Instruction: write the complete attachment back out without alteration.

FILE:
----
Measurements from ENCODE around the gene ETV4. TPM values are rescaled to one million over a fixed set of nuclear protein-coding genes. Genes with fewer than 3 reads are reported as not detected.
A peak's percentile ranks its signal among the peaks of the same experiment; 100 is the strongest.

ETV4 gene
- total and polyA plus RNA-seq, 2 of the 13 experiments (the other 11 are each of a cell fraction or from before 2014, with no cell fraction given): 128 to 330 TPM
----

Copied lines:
Measurements from ENCODE around the gene ETV4. TPM values are rescaled to one million over a fixed set of nuclear protein-coding genes. Genes with fewer than 3 reads are reported as not detected.
A peak's percentile ranks its signal among the peaks of the same experiment; 100 is the strongest.

ETV4 gene
- total and polyA plus RNA-seq, 2 of the 13 experiments (the other 11 are each of a cell fraction or from before 2014, with no cell fraction given): 128 to 330 TPM